The front page article in today's Chicago Tribune documents a reporter's five day journey around the United Airlines domestic system, and what he learned while doing so.  Because United has become a lot more competitive while in bankruptcy, I've flown them a lot more in the last couple of years and wondered if the reporter's observations would match mine.

The article is disappointing on many fronts.  I expected it to be more in-depth, and more complete in the analysis and less reliant on hearsay and individual stories.  Here are some examples:

First, how can United be judged just by travelling their domestic flights?  The airline has acknowledged that part of their reorganization has been to expand their international network, leaving the US flights increasingly to their outsourced regional partners.  The reporter documents the story of one frequent flier who apparently gives up on United when one leg of his trip is actually booked on a regional jet (horror!).  Now, I'm not a huge fan of the smaller plans, but these Embraer-170s that fly for United Express have Economy Plus and even First Class sections.  They have decent overhead bins and are quiet.  What's the problem?

Second, the reporter describes frequent flyer amenities as if they are gluttonous luxury entitlements, even when acknowledging that those of us who use them actually pay for them:

Of course, it's not that way for everyone.

Travelers in United's first- and business-class on a morning flight from O'Hare to San Francisco were greeted by name by flight attendants. Orange juice or water was pressed into their hands as soon as they sat down. Breakfast was fresh fruit or eggs with hollandaise sauce.

The wide seats have a footrest and a headrest that cradles the noggin and a private screen for viewing in-flight movie flips up from the armrest. On the armrest are fingertip controls for music channels, volume, and the back massager. "This is the only way I fly," one traveler said before leaning back and closing her eyes. "I'm spoiled."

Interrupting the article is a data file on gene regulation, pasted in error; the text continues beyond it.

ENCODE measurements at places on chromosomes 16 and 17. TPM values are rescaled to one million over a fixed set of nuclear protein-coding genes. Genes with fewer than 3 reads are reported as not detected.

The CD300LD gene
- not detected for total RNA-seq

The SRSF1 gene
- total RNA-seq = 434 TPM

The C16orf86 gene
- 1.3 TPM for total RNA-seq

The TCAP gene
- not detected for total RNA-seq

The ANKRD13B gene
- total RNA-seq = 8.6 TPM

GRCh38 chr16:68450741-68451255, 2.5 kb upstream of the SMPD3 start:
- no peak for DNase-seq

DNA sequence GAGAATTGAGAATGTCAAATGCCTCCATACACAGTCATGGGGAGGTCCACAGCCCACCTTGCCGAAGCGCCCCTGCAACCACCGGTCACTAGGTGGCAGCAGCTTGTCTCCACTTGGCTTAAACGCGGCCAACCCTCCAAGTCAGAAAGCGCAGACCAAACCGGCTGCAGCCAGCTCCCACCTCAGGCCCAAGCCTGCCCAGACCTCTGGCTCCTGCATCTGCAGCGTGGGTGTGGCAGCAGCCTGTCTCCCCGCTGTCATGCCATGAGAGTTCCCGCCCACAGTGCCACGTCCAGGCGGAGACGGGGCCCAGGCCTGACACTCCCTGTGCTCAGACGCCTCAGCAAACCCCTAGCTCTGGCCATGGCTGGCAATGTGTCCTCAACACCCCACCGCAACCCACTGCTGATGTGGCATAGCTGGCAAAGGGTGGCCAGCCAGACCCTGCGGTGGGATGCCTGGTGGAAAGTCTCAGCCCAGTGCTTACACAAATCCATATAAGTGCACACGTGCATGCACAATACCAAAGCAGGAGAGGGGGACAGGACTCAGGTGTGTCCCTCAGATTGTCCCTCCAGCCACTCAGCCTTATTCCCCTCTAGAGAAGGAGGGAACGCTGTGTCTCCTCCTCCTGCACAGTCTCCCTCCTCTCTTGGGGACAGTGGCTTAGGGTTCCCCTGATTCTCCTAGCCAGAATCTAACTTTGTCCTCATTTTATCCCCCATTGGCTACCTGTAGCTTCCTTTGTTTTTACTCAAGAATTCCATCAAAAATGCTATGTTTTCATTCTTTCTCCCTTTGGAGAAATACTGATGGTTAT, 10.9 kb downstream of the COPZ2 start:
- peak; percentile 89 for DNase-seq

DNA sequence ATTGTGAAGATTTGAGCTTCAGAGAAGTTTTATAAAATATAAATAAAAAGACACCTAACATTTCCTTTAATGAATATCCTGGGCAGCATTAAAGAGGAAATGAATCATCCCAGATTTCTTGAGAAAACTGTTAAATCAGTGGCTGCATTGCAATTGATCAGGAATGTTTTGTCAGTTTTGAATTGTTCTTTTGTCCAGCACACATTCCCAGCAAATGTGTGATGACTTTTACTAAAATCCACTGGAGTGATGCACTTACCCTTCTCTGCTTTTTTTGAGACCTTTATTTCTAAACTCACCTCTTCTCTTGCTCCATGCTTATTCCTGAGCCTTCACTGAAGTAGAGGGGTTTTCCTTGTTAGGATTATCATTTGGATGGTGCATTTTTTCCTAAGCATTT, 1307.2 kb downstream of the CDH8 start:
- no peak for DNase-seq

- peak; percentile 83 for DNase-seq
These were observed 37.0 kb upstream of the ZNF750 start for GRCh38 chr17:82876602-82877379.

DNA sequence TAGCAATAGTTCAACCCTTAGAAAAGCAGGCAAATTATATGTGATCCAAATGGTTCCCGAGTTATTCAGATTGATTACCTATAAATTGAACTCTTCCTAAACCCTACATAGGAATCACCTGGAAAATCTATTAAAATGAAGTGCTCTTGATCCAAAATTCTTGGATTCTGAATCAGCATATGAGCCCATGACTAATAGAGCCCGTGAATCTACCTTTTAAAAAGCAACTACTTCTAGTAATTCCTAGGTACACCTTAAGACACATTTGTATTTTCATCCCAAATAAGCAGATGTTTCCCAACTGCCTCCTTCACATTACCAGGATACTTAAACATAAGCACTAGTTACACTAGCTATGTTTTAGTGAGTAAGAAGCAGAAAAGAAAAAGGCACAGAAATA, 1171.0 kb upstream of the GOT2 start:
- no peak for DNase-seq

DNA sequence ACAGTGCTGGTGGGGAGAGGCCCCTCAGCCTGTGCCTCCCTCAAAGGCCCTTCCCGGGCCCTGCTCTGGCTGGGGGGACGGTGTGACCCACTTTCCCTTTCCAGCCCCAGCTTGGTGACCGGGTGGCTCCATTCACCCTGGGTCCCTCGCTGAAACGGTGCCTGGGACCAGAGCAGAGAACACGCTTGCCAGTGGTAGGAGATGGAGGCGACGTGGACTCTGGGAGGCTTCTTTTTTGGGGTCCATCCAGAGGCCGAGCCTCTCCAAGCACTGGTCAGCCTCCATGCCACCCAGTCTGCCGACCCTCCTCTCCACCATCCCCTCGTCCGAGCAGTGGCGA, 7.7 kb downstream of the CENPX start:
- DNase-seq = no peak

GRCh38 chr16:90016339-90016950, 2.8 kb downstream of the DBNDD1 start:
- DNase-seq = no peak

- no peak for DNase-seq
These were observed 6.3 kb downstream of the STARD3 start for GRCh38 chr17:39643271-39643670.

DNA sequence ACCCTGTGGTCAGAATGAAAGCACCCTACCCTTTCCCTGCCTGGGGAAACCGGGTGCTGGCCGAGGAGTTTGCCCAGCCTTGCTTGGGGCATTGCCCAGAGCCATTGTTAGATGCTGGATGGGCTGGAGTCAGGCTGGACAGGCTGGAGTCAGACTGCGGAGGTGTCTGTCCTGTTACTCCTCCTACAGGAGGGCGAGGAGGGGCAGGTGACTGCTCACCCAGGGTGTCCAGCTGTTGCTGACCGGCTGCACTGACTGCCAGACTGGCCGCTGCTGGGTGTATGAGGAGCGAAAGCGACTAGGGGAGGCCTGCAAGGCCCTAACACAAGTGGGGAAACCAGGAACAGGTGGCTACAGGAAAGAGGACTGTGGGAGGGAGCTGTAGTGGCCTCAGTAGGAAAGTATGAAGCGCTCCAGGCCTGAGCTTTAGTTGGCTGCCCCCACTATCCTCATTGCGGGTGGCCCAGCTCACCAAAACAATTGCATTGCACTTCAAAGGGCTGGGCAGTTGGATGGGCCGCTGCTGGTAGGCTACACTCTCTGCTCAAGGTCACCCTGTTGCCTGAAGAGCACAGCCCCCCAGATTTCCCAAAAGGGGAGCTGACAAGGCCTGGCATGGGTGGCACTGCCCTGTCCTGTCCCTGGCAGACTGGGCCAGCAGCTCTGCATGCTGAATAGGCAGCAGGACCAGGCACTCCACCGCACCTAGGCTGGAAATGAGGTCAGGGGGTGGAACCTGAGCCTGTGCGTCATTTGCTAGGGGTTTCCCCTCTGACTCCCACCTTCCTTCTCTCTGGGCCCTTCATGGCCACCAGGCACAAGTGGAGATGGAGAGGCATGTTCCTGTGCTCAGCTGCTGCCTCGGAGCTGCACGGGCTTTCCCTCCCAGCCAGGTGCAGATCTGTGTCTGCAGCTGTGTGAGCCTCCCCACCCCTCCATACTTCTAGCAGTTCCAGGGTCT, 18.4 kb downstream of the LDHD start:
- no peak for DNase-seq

Many who fly in the most expensive sections are the same travelers who use the Red Carpet Clubs, United's exclusive VIP rooms that require membership or charge for entry.
Third, little of his story uniquely profiles the United experience.  There are rude and incompetent gate agents at every airline.  All of the US domestic airlines are nickel-and-diming on amenities.

Here's my experience, were I to have encountered this reporter and asked to tell my story.  Bankruptcy scared United.  They used to have a prevalent  attitude of  "who gives a sh*t" on almost everything.  In the time they've been in Chapter 11, I've flown them all over the globe and found better service, better food (bring back the Frapuccinos, though, please), and even more comfortable planes than 3+ years ago.  Their baggage handling still sucks rocks and is the one area they really need to fix.  I'd like to see them finish hiding behind Chapter 11 soon and have to compete, but I'm confident they are doing many of the right things to make that happen.  I still favor American Airlines for a lot of reasons, but United is no longer in my "to be avoided" category and is instead now a solid #2 choice.

Link: Chicago Tribune: Fliers share stress of a weary airline >

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